Clair M. Stewart
FREE Phone Consultation
Call Us: 215-964-8183

Covid-19 Information
We are open for business and consulting with new clients and accepting referrals. We are communicating with clients, attorneys and courts via telephone, email, fax and FaceTime.  We are still working on all files.  Please email or fax any paperwork to us. Although most courts are closed we can still file certain documents and have some emergency petitions heard.  Feel free to contact us about any new issues or your current matter.
Be Well and Safe!

Attorney at Law


  1. What if I die without a Will?
    Dying without a will means that you are "intestate". Therefore the Commonwealth, not you, will decide how your property is to be distributed. First, your jointly held property passes on to other joint owners. Then your property will be divided between your intestate heirs (i.e. spouse, children, siblings), according to the intestate laws of the Commonwealth. You will have no control over who will or will not receive anything from your estate.
  2. Can I disinherit my spouse or children?
    In Pennsylvania, unless you have a post or prenuptial agreement, your spouse has a right to a portion of your estate, even if you disinherit your spouse in your will. However, you can disinherit your children.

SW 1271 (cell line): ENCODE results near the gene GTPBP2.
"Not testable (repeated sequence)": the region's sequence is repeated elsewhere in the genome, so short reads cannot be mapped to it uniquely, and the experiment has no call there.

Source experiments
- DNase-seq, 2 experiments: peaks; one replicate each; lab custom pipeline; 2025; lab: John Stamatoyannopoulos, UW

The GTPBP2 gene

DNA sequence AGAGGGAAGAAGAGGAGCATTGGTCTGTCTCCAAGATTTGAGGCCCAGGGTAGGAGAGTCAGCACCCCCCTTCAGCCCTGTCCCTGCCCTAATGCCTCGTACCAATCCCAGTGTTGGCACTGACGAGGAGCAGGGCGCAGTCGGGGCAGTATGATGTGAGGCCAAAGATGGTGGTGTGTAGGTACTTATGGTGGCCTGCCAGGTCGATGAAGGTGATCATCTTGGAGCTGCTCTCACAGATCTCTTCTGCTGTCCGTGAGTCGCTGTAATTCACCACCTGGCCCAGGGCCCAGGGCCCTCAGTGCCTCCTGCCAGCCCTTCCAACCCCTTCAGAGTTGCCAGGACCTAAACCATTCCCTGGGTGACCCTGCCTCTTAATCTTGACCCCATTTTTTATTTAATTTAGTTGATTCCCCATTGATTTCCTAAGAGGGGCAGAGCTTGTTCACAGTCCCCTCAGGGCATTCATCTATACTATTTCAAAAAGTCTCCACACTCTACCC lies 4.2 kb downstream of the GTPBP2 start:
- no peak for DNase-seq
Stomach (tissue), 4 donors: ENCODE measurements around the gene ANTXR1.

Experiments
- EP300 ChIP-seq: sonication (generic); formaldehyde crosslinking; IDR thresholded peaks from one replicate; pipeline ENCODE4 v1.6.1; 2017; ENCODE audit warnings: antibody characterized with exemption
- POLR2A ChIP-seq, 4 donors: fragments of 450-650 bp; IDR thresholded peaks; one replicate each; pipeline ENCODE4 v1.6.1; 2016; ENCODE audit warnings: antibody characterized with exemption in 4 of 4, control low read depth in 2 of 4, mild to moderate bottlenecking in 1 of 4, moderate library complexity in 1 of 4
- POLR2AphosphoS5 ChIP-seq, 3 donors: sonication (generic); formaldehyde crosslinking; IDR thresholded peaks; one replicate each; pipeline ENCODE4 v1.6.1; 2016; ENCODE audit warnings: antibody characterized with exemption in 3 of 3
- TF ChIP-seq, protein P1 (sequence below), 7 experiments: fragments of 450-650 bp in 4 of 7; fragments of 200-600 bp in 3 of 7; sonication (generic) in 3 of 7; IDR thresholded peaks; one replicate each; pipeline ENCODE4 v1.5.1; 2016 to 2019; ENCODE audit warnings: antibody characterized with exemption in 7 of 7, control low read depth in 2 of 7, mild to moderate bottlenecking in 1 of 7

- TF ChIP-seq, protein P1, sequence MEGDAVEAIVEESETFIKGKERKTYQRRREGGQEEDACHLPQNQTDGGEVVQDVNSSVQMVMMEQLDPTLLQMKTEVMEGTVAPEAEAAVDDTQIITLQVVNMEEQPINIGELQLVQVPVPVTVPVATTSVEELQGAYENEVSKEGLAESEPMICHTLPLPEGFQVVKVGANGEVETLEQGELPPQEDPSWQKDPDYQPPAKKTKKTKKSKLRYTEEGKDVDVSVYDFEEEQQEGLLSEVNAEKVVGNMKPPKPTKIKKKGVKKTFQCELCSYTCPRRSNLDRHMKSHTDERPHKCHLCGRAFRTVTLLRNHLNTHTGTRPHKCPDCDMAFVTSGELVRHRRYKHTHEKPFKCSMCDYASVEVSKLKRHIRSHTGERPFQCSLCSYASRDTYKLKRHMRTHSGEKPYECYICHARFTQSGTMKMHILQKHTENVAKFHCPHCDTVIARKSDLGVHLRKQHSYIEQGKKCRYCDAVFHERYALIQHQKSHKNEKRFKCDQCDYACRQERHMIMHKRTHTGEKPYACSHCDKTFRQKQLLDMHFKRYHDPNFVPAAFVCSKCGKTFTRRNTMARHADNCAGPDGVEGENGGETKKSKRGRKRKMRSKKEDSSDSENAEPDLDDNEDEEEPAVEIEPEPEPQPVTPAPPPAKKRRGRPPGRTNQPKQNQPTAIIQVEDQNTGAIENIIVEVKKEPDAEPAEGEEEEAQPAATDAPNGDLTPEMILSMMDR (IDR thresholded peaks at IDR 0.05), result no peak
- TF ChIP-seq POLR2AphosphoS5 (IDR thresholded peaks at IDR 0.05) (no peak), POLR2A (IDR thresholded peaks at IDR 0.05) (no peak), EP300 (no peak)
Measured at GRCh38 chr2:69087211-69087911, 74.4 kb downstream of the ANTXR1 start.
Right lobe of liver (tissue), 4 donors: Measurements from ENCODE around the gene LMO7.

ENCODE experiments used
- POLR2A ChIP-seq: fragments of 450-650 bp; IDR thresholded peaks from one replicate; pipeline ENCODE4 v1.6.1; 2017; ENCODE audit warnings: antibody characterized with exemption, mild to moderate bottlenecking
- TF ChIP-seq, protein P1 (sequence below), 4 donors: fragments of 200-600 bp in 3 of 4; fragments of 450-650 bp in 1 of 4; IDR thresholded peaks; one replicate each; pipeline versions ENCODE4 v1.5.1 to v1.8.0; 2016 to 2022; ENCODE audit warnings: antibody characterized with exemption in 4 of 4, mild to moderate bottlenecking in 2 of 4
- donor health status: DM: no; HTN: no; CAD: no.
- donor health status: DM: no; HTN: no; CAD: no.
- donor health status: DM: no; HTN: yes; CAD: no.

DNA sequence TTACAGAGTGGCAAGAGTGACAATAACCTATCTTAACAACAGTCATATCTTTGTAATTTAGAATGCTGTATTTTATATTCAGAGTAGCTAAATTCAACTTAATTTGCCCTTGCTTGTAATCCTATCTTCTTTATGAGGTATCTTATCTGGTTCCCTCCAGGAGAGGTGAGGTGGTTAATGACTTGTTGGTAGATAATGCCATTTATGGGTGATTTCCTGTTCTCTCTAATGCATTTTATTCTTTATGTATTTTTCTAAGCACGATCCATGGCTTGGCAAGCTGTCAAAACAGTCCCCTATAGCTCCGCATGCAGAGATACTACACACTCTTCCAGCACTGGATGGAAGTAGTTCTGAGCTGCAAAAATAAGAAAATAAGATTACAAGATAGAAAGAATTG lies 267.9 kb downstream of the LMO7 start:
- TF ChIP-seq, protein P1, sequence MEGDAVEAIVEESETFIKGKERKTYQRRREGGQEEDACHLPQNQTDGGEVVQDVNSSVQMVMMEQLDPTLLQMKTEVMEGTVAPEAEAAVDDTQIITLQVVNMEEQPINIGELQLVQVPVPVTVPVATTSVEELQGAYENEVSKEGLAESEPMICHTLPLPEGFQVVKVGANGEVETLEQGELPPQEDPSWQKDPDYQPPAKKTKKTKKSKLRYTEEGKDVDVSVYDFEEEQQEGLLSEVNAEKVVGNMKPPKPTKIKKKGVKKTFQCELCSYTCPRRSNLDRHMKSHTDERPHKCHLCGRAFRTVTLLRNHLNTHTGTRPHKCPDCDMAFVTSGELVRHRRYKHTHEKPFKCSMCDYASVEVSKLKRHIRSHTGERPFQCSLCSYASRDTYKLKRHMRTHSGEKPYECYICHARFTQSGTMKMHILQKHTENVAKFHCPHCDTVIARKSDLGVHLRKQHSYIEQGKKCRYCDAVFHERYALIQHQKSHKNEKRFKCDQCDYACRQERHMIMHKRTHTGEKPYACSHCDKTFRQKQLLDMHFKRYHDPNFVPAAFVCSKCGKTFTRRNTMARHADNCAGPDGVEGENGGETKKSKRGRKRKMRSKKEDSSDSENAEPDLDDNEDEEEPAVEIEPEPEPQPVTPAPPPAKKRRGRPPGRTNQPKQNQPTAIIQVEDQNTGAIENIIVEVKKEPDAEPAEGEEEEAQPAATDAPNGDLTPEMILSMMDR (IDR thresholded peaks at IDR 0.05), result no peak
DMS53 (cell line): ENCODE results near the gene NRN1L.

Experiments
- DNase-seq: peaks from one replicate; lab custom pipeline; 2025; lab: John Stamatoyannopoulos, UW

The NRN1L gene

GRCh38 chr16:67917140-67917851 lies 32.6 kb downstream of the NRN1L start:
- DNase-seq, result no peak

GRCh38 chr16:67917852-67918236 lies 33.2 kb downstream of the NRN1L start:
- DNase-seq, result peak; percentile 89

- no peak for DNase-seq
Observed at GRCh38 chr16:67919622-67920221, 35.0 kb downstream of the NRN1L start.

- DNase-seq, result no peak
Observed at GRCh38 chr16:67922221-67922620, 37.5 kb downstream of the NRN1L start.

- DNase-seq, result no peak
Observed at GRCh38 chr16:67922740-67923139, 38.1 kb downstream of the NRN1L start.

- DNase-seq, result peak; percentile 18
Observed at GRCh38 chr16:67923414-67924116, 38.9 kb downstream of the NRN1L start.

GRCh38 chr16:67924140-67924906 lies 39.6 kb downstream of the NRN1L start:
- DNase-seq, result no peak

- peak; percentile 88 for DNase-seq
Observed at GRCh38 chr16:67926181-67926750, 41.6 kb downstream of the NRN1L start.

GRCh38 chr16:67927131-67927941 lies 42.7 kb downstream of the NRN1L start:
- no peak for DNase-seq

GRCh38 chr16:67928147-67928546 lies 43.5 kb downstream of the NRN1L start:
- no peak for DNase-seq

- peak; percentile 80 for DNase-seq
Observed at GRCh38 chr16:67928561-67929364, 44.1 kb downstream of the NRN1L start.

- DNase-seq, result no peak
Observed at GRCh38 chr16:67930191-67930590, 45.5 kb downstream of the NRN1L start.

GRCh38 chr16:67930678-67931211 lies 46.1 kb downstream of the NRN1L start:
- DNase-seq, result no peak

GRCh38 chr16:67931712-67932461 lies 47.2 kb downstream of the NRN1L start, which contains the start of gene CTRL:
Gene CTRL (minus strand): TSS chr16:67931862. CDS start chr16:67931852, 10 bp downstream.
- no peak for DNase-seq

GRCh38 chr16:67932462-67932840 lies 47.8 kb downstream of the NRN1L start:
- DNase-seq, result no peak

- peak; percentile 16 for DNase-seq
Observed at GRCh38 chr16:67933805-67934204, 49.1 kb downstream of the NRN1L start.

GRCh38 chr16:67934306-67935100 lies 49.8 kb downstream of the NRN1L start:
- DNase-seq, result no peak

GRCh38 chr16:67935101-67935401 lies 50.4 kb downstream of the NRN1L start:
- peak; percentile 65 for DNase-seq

3. Should I ignore the telephone calls and letters I get in the mail from debt collection agencies?
    Absolutely not. You should answer the phone if they call you. You need to know the reason why they are calling and WHO is calling you to collect a debt. If you ignore them, they may file a lawsuit against you. If you do not show up for your court date they may win a default judgment against you. The key to successfully defending a credit card lawsuit is to get legal representation to defend your consumer rights! You need an experienced attorney such as Clair M. Stewart to defend you so contact us today!
  4. Can a credit card company garnish my paycheck?
    Generally no. But first the creditor must obtain a judgment against you. After obtaining a judgment, a creditor cannot garnish your wages if you live and work in Pennsylvania but they can freeze bank accounts that you own (except those owned with your spouse). If you live in Pennsylvania but work in another state, your paycheck may be garnished if your employer has no offices in Pennsylvania.